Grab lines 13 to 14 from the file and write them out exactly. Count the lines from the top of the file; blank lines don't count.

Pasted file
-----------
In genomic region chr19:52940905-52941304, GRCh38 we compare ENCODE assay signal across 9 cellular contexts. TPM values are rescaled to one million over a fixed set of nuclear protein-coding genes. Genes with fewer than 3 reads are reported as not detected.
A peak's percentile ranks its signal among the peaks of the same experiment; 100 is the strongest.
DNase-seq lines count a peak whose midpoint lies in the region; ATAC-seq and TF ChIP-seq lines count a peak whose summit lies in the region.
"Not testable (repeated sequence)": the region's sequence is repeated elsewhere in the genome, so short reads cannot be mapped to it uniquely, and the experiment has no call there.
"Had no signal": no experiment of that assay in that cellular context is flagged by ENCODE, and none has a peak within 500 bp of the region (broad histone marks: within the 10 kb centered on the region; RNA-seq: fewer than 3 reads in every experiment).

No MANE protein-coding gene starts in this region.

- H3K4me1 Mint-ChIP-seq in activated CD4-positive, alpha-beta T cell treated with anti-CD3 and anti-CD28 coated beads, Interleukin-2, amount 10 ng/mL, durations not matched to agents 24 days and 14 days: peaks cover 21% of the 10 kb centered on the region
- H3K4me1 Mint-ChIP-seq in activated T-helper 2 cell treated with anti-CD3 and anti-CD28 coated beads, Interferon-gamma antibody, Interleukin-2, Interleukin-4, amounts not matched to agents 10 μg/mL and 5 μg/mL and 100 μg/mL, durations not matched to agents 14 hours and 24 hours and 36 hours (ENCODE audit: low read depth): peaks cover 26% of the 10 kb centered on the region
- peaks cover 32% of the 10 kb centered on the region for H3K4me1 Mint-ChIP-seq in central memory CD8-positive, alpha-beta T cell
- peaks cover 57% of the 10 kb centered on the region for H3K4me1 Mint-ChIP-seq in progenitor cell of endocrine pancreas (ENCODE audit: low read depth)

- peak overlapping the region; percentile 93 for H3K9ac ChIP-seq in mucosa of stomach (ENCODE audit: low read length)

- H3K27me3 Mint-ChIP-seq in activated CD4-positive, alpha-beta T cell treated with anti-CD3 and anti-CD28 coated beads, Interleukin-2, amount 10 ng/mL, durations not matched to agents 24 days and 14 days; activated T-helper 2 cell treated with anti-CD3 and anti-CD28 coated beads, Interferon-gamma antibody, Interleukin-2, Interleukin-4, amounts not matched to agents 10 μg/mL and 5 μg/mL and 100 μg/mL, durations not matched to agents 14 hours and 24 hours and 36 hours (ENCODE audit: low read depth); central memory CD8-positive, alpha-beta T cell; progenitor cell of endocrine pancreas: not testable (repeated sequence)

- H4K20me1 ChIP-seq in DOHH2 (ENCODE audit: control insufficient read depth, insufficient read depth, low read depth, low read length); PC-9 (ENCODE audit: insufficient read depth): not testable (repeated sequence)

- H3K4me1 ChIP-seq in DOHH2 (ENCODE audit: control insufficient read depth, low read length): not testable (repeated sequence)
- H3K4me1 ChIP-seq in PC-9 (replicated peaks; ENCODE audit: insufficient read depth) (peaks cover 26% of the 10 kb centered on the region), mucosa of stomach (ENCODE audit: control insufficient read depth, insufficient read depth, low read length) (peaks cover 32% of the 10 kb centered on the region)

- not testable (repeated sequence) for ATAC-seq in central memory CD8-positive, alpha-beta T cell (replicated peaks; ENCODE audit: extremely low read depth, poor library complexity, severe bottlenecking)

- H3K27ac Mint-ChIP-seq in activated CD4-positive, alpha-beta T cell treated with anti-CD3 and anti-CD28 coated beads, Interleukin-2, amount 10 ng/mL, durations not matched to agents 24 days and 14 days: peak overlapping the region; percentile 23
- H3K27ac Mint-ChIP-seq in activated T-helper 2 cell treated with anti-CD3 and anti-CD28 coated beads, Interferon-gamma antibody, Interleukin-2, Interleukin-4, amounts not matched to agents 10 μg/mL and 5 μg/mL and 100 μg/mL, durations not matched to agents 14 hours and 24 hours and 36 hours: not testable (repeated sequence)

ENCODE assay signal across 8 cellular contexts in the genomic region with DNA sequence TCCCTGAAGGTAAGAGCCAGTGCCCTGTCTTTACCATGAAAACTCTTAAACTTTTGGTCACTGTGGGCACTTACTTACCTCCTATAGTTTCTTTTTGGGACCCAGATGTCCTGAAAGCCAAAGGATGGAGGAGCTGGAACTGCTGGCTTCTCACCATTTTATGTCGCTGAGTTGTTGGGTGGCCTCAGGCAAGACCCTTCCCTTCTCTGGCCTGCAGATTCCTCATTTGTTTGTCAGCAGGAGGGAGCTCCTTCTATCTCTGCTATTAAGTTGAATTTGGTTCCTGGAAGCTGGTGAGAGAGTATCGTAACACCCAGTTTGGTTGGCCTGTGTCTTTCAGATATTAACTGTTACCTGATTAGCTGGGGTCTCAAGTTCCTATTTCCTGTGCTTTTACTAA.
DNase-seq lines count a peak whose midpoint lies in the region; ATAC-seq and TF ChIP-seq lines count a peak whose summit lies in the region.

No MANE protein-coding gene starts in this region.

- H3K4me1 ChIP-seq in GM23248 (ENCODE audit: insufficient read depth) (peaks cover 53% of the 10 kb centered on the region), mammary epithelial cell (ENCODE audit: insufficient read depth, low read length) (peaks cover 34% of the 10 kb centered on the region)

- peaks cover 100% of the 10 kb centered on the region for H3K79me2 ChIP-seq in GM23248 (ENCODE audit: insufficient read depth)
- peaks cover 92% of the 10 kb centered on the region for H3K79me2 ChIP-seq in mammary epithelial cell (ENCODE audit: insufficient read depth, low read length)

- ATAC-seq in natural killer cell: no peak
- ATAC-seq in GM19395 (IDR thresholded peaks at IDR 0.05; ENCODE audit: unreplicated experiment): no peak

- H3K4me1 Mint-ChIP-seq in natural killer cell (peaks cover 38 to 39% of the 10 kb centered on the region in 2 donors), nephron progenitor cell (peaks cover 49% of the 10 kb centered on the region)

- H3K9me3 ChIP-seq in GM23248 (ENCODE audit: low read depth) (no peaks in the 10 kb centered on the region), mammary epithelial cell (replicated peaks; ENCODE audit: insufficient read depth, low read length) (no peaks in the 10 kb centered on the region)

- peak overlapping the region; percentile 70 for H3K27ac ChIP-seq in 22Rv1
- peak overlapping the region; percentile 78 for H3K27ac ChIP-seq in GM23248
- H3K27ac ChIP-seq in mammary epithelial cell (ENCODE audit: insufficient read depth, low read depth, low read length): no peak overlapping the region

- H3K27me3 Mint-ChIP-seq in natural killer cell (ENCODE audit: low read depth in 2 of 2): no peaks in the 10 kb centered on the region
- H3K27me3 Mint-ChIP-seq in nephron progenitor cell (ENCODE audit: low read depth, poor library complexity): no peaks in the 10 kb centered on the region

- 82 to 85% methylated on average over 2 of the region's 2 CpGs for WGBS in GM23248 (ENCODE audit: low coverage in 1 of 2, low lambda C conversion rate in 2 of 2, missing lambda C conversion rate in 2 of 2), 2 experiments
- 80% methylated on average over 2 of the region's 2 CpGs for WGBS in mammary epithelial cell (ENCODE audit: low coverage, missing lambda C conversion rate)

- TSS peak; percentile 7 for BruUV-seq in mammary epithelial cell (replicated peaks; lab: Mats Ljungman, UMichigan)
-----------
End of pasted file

- H4K20me1 ChIP-seq in DOHH2 (ENCODE audit: control insufficient read depth, insufficient read depth, low read depth, low read length); PC-9 (ENCODE audit: insufficient read depth): not testable (repeated sequence)

- H3K4me1 ChIP-seq in DOHH2 (ENCODE audit: control insufficient read depth, low read length): not testable (repeated sequence)